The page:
Now that Android 10 is out, we can safely list out all the features and changes that are part of the Android 10 update. And there are a lot of them. Even the recent Android OS updates haven’t been as heavy as the likes of ICS and Lollipop have been, but there are major changes to talk about anyway.
We have segregated the must-know features in one section, and the rest of the other cool changes and features in another section. Even small changes, like colorful icons for Bluetooth devices and an ability to share a Wi-Fi password via QR code, can be very pleasing, as you will soon find out.
Related → Must know things about Android 10
Chances are more than not that your Android device hasn’t received the Android 10 update yet, but worry not, for if you bought a device running Android Oreo/Pie out of the box from Samsung, OnePlus, Xiaomi and Huawei, you should be getting Android 10 update. Yes, that doesn’t cover all the Android devices, far from it actually, which is why we have created a list of Android devices that will get Android 10 update and around when.
In this piece, we’ll take a look at Android 10’s top features and tell you how to make the most of your Android 10 smartphone.
Top 11 Android 10 Features
Here are the best features of Android 10 update that you must know.
Android 10 officially comes with a system-wide dark mode. It’s called Dark Theme and it can be enabled under Settings > Display > Toggle on Dark theme. Once you enable it, compatible apps will also go dark, giving you a seamless experience. Caution though, do not expect a lot here as not many apps have been configured to follow the system’s dark theme right now.
Android 10 supports theming the look of the OS to something that fits your needs. The option to do so isn’t directly accessible, though. To access it, go to the developer options in the Advanced System settings menu. If not enabled, hit the build number in About phone several times to enable developer options.
Once you access it, theming lets you tweak the accent color, headline/body font, and shape of icons, which isn’t much, but a good direction, definitely.
Initially, only a handful of accent colors were available, but in the stable release, Google added more accent colors namely Cinnamon, Ocean, Space, and Orchid.
Android 10 has reworked the way you interact with your device by introducing full-screen navigational gestures, which also, for the first time ever, gets rid of the back button. Swipe up from the bottom of your screen to go Home, while a swipe from either edge (right or left) will lead you back to the previous page. To access the recent apps menu, swipe up from the bottom of your screen and hold before releasing.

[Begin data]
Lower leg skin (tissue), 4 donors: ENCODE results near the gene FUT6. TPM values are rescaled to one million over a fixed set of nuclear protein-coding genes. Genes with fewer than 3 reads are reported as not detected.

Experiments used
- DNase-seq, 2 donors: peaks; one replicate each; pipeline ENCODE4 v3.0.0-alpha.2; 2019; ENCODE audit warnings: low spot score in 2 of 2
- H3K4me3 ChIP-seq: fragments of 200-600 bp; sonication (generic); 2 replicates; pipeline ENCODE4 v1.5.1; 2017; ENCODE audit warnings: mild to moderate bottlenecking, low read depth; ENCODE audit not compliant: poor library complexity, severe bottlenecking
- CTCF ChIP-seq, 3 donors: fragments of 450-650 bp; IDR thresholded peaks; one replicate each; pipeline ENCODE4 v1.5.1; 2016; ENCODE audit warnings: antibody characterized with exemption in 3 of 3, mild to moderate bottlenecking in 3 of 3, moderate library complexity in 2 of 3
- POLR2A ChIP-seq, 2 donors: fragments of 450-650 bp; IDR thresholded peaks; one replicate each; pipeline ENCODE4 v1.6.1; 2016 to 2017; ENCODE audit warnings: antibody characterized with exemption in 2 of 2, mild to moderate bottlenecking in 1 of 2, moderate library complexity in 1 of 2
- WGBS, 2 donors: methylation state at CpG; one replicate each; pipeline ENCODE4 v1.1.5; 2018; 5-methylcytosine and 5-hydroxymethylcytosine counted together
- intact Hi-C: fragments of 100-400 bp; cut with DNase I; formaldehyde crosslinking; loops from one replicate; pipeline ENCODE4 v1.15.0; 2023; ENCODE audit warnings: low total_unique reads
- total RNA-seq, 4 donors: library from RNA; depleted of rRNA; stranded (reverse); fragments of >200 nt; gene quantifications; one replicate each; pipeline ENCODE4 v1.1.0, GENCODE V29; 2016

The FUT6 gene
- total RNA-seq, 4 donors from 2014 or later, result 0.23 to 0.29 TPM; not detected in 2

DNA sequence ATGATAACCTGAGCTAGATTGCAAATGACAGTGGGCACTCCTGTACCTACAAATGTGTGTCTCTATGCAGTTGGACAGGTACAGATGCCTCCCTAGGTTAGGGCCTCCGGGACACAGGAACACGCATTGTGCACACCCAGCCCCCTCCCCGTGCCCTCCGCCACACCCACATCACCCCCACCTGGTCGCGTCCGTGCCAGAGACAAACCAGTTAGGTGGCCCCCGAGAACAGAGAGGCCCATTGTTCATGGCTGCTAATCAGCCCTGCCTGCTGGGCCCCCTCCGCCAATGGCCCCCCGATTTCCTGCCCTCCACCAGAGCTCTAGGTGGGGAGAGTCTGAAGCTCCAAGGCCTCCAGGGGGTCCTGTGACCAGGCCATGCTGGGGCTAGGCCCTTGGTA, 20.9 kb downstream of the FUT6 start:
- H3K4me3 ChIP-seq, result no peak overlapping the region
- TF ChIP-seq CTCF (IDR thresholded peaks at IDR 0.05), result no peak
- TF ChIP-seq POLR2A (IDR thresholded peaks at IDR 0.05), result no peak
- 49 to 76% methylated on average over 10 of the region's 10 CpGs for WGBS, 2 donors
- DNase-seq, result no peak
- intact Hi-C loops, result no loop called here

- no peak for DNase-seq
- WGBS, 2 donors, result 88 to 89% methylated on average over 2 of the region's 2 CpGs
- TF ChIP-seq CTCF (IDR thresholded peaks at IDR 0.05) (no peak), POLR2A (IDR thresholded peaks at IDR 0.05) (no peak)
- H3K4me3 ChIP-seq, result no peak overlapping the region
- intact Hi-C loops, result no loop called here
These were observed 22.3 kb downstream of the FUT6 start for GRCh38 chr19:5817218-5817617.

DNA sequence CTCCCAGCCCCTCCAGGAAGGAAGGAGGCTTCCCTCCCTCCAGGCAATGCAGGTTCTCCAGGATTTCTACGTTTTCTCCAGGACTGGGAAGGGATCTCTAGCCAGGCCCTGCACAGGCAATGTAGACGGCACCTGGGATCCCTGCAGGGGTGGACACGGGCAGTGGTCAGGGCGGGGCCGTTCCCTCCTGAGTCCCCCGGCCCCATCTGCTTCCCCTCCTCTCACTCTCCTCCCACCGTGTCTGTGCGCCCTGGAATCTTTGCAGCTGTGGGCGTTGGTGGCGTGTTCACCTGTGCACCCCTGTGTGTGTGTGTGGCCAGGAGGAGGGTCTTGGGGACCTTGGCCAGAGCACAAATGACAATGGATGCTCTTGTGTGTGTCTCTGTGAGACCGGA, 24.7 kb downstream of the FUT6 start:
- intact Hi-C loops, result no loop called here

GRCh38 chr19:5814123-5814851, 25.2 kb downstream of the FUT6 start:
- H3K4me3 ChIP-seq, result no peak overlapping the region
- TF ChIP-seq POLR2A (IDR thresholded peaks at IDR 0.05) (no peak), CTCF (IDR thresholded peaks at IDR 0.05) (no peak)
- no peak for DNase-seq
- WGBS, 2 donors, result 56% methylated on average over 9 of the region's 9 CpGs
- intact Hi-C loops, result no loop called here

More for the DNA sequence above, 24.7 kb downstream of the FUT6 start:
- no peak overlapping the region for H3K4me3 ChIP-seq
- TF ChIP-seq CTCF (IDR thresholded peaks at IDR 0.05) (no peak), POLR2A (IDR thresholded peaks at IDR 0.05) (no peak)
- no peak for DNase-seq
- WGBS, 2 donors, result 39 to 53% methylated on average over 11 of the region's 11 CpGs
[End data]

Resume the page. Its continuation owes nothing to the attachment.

Android 10 also gives you the option of going back to the good old days by choosing 3-button navigation(Home, Back, and Recents).
Related → How to get Android 10 gestures on Android 9 Pie
Back sensitivity is adjustable
In order to avoid conflict with traditional navigation using the edges, like swiping from one tab to the other in the Play Store, or opening slide-in menu, it allows you to adjust the sensitivity of the Back gesture.
Setting the sensitivity to high will allow you to perform the Back gesture even a bit away from the edge while setting it to low will require you to reach the edge accurately and then perform the Back gesture.
Try this: Set the Back sensitivity to Low(est), and then open the Play Store. Now, perform the swipe from swipe to right from the left edge but a bit away from the edge, and you will be able to open the slide-in menu easily.
To go back, you will need to swipe from the edge only, not even a bit away from it. If you want the Back gesture to work effortlessly though, you can set it High, but then, for the slide-in menu, just hold a bit on the edge and then swipe to the right to bring the slide-in menu.